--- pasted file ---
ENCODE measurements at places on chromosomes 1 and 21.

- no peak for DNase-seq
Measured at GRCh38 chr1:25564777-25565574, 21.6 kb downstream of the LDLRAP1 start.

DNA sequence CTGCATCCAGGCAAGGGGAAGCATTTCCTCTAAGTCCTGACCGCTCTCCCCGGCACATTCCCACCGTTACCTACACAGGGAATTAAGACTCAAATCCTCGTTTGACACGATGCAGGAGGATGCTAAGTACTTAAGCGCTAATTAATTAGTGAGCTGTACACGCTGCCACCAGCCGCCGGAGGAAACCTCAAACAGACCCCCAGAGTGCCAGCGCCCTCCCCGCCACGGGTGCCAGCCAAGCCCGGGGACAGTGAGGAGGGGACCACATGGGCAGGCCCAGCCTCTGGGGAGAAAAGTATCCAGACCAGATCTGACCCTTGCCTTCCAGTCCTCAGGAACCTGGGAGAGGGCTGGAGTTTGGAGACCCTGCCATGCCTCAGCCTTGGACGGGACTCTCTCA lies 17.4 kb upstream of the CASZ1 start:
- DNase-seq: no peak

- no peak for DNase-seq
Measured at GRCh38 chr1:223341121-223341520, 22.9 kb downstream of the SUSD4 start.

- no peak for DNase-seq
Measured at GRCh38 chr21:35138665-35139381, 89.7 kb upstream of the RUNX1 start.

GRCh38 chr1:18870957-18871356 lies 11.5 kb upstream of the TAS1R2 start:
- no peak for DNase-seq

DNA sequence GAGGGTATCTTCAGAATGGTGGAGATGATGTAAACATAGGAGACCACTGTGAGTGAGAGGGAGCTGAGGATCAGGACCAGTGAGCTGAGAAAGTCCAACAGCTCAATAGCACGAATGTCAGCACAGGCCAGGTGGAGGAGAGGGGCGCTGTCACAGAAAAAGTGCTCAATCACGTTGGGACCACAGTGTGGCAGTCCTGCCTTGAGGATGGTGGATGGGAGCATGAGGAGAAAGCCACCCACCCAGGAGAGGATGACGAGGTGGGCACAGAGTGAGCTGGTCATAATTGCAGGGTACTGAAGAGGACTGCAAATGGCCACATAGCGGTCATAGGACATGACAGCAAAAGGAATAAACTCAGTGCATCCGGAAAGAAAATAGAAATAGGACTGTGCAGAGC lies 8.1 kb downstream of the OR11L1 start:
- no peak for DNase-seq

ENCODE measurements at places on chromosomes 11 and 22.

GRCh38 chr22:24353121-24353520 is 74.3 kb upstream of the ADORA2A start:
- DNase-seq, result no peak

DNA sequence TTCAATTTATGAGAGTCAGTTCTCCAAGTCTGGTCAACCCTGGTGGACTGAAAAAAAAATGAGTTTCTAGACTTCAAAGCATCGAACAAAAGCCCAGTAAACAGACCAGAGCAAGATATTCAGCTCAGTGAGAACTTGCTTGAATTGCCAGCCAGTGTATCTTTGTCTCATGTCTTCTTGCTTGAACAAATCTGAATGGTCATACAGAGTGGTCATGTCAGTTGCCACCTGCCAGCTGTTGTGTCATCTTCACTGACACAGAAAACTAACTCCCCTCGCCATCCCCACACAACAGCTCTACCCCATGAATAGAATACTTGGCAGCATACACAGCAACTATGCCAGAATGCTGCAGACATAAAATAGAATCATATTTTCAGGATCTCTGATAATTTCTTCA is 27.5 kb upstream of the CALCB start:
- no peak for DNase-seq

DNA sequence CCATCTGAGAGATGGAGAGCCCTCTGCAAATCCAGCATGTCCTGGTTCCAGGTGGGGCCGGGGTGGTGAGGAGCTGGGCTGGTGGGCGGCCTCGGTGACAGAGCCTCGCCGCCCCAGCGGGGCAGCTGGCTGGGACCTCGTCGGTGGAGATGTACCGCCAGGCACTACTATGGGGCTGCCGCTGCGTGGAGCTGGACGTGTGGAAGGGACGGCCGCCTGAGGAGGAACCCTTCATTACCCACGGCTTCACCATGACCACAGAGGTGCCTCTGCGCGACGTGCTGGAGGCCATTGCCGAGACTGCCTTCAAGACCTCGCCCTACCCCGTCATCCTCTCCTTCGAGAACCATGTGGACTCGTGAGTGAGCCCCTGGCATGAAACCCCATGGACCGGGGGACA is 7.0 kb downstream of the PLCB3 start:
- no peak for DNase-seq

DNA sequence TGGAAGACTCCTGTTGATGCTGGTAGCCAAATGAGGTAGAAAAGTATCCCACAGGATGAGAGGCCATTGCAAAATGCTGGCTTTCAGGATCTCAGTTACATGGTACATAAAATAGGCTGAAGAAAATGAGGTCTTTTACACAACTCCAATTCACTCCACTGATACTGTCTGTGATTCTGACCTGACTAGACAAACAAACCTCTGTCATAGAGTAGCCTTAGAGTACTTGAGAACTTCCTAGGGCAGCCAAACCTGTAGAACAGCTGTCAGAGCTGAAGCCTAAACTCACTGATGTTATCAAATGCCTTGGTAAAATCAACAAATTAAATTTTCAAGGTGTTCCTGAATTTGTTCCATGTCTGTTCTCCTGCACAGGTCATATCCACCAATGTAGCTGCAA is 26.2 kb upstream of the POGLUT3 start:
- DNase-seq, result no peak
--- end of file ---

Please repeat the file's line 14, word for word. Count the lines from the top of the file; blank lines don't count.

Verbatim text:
ENCODE measurements at places on chromosomes 11 and 22.